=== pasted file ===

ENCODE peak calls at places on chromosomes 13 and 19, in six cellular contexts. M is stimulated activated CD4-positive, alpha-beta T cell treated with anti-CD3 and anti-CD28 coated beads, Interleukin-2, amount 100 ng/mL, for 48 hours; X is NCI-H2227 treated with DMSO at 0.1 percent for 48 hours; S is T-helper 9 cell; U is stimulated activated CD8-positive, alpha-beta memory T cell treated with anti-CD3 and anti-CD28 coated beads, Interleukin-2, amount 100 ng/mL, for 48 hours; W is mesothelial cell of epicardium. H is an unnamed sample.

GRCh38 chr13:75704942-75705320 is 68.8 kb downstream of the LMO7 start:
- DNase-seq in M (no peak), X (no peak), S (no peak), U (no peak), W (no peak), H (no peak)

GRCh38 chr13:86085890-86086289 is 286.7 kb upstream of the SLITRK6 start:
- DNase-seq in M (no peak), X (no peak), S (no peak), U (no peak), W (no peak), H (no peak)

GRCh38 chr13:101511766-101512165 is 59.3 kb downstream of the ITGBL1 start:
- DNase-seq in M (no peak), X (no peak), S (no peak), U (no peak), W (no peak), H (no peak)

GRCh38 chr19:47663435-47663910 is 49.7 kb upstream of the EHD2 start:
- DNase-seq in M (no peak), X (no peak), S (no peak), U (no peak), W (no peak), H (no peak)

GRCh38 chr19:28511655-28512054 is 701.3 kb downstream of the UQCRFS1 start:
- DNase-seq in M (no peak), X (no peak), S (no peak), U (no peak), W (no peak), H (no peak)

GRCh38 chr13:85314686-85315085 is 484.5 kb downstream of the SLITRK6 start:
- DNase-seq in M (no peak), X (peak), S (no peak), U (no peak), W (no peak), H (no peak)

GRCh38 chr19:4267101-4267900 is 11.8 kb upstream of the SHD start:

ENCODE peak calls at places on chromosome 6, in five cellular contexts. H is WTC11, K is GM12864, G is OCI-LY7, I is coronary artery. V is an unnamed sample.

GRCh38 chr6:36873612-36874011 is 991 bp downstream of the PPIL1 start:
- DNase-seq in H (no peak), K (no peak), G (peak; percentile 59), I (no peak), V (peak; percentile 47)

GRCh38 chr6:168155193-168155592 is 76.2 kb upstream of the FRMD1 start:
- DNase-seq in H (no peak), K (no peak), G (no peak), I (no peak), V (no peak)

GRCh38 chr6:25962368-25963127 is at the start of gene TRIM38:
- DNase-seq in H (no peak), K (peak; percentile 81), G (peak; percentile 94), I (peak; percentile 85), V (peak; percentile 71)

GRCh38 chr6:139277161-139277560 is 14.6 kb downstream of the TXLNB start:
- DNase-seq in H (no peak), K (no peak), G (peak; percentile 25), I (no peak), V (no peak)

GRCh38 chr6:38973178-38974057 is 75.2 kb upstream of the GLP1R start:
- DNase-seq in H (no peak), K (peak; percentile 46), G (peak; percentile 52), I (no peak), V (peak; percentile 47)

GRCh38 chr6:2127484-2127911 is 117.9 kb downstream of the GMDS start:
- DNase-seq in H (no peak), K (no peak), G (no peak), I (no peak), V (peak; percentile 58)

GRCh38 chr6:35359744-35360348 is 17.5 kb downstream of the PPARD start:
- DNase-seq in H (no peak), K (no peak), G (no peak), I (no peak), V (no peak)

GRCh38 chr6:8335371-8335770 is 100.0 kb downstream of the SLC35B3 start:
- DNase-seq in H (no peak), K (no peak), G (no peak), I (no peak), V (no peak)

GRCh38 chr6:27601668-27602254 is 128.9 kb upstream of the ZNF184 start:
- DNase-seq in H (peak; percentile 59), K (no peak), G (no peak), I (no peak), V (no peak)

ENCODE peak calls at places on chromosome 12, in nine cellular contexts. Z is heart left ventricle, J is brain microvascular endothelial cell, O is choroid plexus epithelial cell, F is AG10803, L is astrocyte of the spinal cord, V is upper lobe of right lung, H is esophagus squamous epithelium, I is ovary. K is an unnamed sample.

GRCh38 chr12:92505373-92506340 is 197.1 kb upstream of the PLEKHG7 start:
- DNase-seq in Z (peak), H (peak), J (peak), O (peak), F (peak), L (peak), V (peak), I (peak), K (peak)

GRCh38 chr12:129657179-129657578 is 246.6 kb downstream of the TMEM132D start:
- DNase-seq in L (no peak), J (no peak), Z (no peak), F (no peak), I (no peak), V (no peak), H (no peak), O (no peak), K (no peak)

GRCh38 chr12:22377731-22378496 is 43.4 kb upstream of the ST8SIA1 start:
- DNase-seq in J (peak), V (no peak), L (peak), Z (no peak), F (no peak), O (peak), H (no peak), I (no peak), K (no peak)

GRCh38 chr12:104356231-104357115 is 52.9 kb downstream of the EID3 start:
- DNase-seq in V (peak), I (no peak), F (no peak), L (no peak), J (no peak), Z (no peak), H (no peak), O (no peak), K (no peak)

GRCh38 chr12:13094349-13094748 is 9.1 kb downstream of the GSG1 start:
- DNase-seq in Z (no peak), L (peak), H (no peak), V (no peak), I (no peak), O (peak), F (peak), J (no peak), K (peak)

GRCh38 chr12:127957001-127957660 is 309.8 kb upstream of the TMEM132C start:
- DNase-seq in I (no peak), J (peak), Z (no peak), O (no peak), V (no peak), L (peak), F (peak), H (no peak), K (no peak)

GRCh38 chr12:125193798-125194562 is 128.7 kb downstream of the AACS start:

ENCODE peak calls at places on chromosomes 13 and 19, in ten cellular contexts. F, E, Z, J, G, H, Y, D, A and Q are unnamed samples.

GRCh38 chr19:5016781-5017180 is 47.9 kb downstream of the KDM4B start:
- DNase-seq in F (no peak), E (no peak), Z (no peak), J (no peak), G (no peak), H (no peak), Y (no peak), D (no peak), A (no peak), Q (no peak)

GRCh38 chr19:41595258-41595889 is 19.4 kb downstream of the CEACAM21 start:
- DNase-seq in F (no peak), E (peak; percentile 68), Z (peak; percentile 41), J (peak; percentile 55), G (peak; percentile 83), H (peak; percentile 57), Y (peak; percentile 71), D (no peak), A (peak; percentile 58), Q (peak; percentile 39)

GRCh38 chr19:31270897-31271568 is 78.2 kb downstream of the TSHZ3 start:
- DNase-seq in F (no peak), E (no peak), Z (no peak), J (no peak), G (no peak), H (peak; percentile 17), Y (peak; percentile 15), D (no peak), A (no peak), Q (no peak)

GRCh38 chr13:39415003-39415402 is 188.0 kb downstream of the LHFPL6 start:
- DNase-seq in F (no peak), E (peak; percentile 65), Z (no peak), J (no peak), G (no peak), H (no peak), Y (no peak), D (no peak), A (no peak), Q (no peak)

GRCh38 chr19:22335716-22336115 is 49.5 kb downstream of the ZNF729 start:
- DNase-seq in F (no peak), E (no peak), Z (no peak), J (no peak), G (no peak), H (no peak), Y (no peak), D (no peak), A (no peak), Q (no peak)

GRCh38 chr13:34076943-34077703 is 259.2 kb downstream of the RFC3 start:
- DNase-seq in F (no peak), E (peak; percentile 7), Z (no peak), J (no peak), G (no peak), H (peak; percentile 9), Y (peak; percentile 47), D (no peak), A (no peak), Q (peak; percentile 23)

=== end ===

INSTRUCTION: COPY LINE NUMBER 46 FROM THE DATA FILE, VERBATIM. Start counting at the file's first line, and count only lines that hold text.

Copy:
- DNase-seq in I (no peak), J (peak), Z (no peak), O (no peak), V (no peak), L (peak), F (peak), H (no peak), K (no peak)